Friday, December 30, 2011

Fully Loaded

How tired God must be of guilt and loneliness, for that is all we ever bring to Him. ~Mignon McLaughlin

Its my own fault, and I will forever self-flagellate myself for breaking my own rules and bringing it into the house. I bought a package of Ghirardelli Peppermint Bark for myself to enjoy after Christmas. I don't enjoy candy canes, but the way they mix the peppermint with the sweet chocolate is a major weakness of mine. The bag is clearly marked "May contain traces of peanuts and tree nuts" but I was hoping if I hid it well enough, Scootch would never be the wiser. What I didn't count on was my ingenious Monkey finding the last square and insisting on eating it after lunch. And then being spontaneously into the spirit of giving that comes with the season and offering her brother a piece. I can now tell you what happens when Scootch puts something into his mouth that he's allergic to. He tells me his mouth feels funny, and then he throws up. This was days after I shared a picture from Allergic Living's message board about how sharing food with a "May contain" label is like pointing a gun at someone with an allergy and not knowing whether its loaded or not. Mother's guilt is a big ugly thing to have to share your space with, but that's just what I'm doing. Thank goodness his body knew better than I did, and kept him from fully ingesting the stuff.

Thankfully vomiting is as far as it went today, but I never even want that to happen again. Not on my watch. At least giving up the peppermint bark might help keep off all that after-Christmas weight every year.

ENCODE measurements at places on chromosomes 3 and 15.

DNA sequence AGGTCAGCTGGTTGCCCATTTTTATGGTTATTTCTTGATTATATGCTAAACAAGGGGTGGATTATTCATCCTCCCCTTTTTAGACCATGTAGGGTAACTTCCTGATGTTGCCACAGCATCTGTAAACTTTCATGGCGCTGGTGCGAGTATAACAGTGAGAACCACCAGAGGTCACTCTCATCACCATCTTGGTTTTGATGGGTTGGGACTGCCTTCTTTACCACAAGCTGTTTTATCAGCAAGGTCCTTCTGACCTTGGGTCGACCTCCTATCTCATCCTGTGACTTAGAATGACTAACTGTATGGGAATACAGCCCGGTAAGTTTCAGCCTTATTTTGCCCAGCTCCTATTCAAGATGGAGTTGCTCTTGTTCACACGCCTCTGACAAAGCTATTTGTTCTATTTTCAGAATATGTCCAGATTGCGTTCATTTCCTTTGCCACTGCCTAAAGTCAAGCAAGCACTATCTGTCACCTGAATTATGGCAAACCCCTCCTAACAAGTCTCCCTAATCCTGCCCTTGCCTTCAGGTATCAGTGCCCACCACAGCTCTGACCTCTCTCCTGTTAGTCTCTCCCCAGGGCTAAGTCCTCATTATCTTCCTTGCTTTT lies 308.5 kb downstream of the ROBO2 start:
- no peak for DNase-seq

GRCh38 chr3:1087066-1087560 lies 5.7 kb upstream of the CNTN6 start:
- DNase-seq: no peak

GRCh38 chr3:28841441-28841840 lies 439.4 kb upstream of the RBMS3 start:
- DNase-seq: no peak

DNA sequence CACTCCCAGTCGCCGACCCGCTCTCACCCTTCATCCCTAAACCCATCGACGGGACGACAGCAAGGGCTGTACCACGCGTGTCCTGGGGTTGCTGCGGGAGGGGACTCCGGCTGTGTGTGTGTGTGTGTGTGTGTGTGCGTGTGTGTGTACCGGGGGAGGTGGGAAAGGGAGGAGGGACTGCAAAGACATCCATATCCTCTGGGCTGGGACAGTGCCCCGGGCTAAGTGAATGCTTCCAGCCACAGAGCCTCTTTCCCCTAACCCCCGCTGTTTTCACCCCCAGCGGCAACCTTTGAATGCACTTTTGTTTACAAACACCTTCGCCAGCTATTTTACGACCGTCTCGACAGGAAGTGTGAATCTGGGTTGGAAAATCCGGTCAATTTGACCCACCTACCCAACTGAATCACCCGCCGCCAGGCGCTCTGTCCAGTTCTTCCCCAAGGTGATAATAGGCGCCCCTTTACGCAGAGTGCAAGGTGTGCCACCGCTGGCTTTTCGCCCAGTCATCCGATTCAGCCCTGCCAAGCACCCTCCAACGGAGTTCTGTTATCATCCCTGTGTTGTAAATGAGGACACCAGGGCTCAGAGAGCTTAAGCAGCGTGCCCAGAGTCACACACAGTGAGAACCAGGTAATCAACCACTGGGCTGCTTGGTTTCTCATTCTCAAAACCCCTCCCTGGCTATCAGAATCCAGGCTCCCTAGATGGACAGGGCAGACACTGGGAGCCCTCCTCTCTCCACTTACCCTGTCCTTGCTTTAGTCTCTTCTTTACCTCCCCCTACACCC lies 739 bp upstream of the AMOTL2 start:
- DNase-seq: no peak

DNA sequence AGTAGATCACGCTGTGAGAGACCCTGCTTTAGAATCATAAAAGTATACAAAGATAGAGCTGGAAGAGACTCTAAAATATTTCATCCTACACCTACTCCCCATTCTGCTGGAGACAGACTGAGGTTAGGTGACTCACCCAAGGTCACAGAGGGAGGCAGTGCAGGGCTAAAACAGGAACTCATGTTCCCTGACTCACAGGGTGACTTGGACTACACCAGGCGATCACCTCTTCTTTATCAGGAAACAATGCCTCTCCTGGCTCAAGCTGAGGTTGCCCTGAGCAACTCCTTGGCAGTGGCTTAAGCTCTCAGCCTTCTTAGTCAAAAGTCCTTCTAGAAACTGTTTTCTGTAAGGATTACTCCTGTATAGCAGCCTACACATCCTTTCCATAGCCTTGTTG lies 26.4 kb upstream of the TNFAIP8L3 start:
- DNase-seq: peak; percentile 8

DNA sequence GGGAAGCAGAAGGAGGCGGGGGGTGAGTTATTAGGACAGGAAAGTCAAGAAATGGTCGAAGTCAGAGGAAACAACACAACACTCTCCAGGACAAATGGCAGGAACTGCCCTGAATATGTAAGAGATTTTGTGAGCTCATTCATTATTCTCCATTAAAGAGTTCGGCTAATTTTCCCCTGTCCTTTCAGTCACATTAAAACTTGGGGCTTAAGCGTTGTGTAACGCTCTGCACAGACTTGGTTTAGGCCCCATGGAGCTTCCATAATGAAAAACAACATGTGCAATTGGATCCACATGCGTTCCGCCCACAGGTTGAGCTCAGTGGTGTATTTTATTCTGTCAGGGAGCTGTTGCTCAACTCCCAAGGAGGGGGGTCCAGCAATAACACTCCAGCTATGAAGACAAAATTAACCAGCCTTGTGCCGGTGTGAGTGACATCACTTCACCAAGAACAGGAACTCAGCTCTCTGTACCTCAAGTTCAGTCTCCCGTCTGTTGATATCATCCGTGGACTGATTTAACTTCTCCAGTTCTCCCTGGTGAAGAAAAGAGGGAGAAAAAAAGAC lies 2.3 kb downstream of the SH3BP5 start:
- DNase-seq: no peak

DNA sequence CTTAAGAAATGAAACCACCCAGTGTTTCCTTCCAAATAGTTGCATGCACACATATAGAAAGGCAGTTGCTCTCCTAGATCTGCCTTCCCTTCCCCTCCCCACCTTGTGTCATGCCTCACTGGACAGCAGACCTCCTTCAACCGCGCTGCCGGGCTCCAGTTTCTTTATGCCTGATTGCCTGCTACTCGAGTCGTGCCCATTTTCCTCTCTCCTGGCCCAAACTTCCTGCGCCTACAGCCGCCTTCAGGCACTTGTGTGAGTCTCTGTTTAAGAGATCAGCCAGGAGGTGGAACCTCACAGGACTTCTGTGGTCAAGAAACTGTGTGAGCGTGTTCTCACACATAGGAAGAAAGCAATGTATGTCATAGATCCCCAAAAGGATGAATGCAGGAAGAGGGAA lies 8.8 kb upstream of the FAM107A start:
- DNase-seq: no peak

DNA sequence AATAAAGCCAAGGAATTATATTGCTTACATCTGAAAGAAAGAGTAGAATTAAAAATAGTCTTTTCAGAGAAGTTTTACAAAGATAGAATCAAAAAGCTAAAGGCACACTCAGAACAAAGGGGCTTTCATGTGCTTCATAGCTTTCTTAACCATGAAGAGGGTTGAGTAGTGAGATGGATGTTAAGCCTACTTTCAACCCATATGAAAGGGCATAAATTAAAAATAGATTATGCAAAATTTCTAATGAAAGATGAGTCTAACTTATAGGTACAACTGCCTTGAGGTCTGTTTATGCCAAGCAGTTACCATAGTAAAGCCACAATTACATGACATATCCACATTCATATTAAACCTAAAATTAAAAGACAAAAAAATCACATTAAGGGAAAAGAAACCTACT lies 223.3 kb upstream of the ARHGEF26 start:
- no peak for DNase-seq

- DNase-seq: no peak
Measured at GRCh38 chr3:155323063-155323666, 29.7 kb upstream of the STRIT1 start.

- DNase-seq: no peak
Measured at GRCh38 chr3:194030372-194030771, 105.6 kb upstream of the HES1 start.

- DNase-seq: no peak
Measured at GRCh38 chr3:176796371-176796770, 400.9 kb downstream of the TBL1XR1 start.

Monday, December 26, 2011

Pains of Christmas

Christmas is my favorite holiday, and was my mother's favorite as well. When I was little, we would go in cahoots together and bombard people with Christmas cheer better than a modern day Flash Mob. So needless to say, Christmas music is another favorite of mine. The wonder and magic and general goodwill of the season is often so wonderfully expressed through music, and can bring me into the right frame of mind even when I'm listening to it in July. (Yes I really do listen to it in the off season. Don't judge.) Anyone who knows me at all, knows that getting me a Christmas CD isn't just a filler present, its actually a great present.

Unless its not.

I must confess, I love that there are radio stations that change format and bombard the general public with nothing but holiday tunes from Thanksgiving till December the 25th. My only pet peeve is that they all seem to only play the same 45 songs. With all the music out there to choose from (and believe me, I know how much there is. I own almost half of it) it annoys me that the most frequently abused tunes are the ones that have almost nothing to do with the meaning of Christmas. So, in the rapidly fading glow of the holiday, I present to you my personally chosen Top 5 Worst Christmas Songs.

1. It Doesn't Have to Be That Way - by Jim Croce.
We're starting out the list with one of the more frequent holiday offenses - the Christmas Booty Call. I know that the holidays are some of the most depressing times of the year - especially for single people. But really. Doing a surprise drop-in on your ex for the holidays hoping to "easily get it together tonight"???? I just don't see that ending well for all involved.